By now, you hopefully agree with me that networking is an essential part of your career development. So now let me ask you this: where do you go to network? Finding the right place for a networking meeting is not easy (see Networking Venues in London), but I’m here to help!
I have created a brand new system for rating a venue (restaurant, bar or coffee shop) according to its AWE factor. The AWE-someness of a place is a useful tool that you can use when planning a networking meeting and it’s up to to you to pick the location. Very handy, particularly when you are meeting in an area that you don’t know.
This rating system (only in London, for now) will be useful not just for networking but also for work-like meetings or events.
As you know, I love networking and I love going out. Whether it be for a drink for two or a dinner for ten, I tend to be the organiser (and I spend a good amount of time and effort to pick the perfect spot). Not to mention I have put together quite a deal of larger events. So who better to evaluate the AWE-someness of a potential networking venue than Miss Maven Muse?
Each AWE-some element represents an important factor to consider when picking a place to meet for your networking meeting:
I will explain each one in detail and provide an example below. In subsequent posts I will dive in and evaluate places I’ve been to (along with pictures taken from my new camera!).
Ambience: The venue can be neither too loud (you want to be heard) nor too quiet (you don’t want to be overheard). It’s hard enough explaining your story to someone you just met without having the person sitting at the table next to you hear it as well.
Example: A few years ago I was at a cafe waiting for friends. Seated next to me was a duo having an animated discussion. I quickly ascertained that one was a recruiter, the other a job-seeker. Needless to say I learned all about his skill set and to this day I still remember their conversation. The venue was conducive to talking, but it was too quiet, with no background noise to partially cover conversations or hidden coves for private conversations.
Wait: this element is important – how long must you wait for a table, to get your drinks/meal, and to pay your bill? You want to make sure you can easily find a spot to comfortably sit down and that you don’t have to wait 20 minutes in line to order your flat white (valuable time that could otherwise be spent talking). Nor do you want to wait another 20 minutes for your bill (someone is always in a rush to leave for their next appointment).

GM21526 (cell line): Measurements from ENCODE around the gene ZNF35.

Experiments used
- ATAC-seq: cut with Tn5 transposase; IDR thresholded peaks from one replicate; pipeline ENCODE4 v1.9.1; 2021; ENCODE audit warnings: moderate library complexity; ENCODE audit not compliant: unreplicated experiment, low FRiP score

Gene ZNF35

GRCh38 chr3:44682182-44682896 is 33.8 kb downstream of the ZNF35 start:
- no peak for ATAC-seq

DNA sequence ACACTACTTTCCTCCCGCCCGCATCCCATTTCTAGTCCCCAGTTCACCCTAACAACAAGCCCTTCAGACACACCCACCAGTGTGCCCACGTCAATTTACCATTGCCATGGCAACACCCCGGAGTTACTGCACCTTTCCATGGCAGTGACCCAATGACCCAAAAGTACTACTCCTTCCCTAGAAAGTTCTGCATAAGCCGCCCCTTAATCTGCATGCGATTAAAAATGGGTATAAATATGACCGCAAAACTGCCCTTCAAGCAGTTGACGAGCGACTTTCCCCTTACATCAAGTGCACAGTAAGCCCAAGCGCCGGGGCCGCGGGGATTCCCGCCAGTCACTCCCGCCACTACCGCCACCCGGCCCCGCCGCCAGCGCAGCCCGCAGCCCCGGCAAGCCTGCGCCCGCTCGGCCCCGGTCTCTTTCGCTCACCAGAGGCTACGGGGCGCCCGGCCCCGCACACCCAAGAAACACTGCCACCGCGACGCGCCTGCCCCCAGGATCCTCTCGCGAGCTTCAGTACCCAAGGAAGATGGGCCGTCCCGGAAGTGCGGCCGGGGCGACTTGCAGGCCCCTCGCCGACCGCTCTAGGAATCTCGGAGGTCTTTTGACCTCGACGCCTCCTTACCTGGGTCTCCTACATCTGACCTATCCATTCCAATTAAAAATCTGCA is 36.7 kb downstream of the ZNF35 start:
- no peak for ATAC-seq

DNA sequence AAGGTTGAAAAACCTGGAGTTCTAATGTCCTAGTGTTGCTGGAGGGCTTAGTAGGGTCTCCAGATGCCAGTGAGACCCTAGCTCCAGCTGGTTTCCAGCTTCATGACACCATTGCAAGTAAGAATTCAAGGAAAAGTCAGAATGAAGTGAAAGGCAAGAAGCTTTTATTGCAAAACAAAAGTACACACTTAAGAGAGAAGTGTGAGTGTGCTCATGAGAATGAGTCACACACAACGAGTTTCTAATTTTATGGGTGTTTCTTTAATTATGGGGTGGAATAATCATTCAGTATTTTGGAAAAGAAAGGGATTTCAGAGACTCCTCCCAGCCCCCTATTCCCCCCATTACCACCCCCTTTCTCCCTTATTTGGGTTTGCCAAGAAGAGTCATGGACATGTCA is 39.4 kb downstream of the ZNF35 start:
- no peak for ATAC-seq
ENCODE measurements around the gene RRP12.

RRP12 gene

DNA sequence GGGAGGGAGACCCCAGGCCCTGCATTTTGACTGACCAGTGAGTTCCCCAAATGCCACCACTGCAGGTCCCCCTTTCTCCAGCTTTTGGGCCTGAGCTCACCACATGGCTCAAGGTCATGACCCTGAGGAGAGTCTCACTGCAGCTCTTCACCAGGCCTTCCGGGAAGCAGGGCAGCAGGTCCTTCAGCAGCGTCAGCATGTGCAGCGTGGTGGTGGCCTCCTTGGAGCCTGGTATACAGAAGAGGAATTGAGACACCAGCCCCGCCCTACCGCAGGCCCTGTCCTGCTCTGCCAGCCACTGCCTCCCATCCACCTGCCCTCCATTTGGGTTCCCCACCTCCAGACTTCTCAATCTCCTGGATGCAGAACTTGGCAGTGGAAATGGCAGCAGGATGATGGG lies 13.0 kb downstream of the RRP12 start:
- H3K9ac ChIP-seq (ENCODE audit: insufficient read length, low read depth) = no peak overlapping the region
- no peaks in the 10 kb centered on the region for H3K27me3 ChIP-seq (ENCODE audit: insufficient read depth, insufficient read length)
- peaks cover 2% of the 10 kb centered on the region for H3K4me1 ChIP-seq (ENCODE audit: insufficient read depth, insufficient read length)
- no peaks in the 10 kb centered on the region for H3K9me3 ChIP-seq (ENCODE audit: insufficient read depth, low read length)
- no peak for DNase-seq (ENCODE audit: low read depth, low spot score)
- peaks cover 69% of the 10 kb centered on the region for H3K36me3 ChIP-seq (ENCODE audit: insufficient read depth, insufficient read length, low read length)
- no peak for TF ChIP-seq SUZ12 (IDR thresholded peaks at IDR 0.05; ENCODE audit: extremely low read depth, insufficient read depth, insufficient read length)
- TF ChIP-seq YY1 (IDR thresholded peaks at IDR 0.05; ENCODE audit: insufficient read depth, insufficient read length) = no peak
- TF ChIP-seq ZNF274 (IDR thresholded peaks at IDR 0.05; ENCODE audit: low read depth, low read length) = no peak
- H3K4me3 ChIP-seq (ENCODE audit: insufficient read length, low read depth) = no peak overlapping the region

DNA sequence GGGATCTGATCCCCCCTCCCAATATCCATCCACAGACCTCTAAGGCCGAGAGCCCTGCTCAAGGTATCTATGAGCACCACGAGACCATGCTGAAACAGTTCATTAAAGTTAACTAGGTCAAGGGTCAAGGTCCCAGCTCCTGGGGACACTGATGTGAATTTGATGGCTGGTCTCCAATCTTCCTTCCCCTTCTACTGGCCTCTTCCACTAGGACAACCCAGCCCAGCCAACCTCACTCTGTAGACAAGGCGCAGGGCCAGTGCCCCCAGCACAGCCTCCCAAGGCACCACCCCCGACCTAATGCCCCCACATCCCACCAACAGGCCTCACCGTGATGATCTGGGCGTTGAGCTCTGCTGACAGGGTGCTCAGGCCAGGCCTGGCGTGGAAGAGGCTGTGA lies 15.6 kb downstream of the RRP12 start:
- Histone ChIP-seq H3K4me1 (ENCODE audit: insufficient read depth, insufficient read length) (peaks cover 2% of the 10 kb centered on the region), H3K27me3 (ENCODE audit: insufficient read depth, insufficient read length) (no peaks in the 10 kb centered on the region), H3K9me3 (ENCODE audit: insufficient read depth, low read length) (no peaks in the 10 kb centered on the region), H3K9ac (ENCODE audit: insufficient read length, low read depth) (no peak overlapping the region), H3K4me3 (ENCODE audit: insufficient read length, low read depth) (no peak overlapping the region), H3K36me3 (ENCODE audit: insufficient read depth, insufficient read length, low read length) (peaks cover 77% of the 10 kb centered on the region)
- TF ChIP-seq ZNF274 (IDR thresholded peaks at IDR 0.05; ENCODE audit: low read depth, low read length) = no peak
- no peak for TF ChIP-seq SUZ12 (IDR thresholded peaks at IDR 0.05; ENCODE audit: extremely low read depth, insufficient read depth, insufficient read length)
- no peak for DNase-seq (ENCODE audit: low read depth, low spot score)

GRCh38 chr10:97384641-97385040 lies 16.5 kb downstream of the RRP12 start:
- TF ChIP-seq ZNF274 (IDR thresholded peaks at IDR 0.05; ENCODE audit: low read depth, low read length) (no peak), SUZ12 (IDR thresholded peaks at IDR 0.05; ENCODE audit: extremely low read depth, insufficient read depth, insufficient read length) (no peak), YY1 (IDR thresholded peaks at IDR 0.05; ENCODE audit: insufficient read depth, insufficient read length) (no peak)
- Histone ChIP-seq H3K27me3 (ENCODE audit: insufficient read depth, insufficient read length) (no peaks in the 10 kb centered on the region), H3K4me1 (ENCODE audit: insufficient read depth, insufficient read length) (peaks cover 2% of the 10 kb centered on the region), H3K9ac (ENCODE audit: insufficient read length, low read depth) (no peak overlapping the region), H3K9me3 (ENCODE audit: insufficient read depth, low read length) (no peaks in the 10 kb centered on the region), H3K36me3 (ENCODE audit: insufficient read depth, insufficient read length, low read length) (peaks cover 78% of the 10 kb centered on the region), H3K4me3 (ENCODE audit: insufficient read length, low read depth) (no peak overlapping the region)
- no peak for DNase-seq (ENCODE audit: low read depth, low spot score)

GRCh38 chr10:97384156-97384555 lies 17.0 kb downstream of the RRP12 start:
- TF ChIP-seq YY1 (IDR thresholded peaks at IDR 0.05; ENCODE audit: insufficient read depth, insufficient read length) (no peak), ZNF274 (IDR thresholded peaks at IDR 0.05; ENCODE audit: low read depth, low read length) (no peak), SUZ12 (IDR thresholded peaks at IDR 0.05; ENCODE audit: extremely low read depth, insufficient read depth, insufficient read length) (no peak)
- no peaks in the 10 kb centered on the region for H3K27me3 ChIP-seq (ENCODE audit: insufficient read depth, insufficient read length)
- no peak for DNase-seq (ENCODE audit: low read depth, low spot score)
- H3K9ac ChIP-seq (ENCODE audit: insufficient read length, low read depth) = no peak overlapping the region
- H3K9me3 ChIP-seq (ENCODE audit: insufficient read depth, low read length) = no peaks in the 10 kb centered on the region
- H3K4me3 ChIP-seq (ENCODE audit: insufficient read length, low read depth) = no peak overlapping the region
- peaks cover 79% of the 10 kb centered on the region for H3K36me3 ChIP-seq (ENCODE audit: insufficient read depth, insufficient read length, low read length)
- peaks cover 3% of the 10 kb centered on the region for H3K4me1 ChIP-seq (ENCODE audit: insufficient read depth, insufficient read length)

Example: I recently had breakfast at a restaurant in Canary Wharf (which will remain unnamed), and I noticed two guys at a table near me clearly having a networking meeting. One of the guys ordered a full English Breakfast (fried eggs, sausage, beans, etc) and after a long wait, it arrived cold. He tried calling over the but he never arrived, so the English Breakfast guy had to stand up and ask the waiter, who was standing idly at the bar, to replace his breakfast. Not the kind of thing you want to deal with when you are networking.
Experience: This refers to the overall experience. How conducive was the venue to your networking? Was it expensive? How was the quality of the food, drinks or coffee? How was the service?
Example: High-street coffee chains located on busy shopping roads are not the best places to network. They are crowded with long lines, it’s difficult to find a table, and they are loud. If you walk one street up or go around the corner, chances are you will find another coffee shop (possibly an independent one) with less noisy people and where the barista has more time to make you a proper cup of coffee.
Bottom line: evaluate the AWE-someness of a venue before picking a place for your next networking meeting.
Adam Scott said:
That’s sensible, very concrete advice!
Miss Maven Muse said:
Thank you. We need to catch up and put the advice to action!
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